PITTSBURGH - The store of the future could use robots to take
inventory, and it may only be a few years away. Target 11 Consumer Investigator Robin Taylor got a look at what robotics experts at Carnegie Mellon are working on.
If you've ever gone into a store looking for something, and you couldn't find it,
this new technology is for you.
I was given a demonstration on a large digital sign that you can scroll through like an iPad. Stored on the screen were photos of everything in the Carnegie Mellon University bookstore.
"Let's go over to where they have
mugs, and if you want more information you can find out about a specific mug and get a discount," said associate professor Priya Narashimhan, with CMU's Electrical & Computer Engineering Department.
She told me the idea behind the display was to make it easier for shoppers to find what they're looking for.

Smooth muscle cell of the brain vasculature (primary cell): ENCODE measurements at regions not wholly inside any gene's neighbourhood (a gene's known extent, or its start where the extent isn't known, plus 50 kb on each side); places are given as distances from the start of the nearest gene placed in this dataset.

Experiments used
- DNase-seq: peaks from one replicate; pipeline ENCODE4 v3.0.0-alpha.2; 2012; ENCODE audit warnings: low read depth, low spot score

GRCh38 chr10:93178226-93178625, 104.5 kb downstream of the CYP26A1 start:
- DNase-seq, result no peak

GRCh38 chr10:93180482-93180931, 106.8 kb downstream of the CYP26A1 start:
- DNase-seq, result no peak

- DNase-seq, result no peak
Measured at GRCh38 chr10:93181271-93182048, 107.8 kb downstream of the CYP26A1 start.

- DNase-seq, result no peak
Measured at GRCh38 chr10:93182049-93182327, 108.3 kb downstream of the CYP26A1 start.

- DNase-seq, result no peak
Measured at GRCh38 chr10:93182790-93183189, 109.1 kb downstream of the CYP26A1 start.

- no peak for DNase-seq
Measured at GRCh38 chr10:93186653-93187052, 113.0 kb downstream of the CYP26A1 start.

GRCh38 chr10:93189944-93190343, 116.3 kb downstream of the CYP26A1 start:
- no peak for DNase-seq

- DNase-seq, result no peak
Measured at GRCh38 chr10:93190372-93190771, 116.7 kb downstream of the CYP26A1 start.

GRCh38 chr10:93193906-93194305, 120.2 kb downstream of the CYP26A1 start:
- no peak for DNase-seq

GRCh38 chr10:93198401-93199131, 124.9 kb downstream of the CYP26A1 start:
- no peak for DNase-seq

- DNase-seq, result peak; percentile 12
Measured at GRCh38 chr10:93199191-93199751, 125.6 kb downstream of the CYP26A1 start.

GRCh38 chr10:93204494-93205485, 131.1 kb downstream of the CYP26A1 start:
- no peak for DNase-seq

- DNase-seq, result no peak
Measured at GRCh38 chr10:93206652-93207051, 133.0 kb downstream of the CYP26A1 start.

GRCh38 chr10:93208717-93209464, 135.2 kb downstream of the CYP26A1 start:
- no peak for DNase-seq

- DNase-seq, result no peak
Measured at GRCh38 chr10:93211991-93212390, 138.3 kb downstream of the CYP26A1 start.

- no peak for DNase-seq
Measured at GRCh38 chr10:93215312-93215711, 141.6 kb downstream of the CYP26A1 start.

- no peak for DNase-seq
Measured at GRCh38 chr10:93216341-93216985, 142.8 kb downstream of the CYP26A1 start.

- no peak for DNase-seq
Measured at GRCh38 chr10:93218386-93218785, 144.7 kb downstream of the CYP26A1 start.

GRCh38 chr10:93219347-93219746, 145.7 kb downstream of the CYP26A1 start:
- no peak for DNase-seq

"They should be able to go in and say, I'm a freshman in biology. I need this text
book, and it should be able to point you to where it is in the store," said Narashimhan.
Here’s the coolest part. Let's say I'm interested in buying a T-shirt, but I don't want to try it on. The computer in the digital display will allow me to virtually try it on, so I can see if it's too big or too small.
"The camera would kind of figure out your movements and your shape and your size and let you try on clothes and potentially even share this with friends to show what you look like," said Narashimhan.
The virtual store could also be put online, and you could get coupons sent to your smart phone by scanning the bar code on an item you’re interested in.
Robotics students are perfecting the prototypes and will be testing them out when students return to campus this fall.
The funding for this research is coming from the computer processor Intel.
The company is looking at ways to make retail more profitable. You could start seeing digital signs in stores within the next few years.
Carnegie Mellon robotics students design ‘store of the future'
Report: Admitted drug dealer caught in stolen car
Metro Atlanta man set to cash in on extremely rare baseball card
Third Hernandez suicide note addressed to inmate, lawyer says
Todd Chrisley and his wife owe the state nearly $800,000, documents say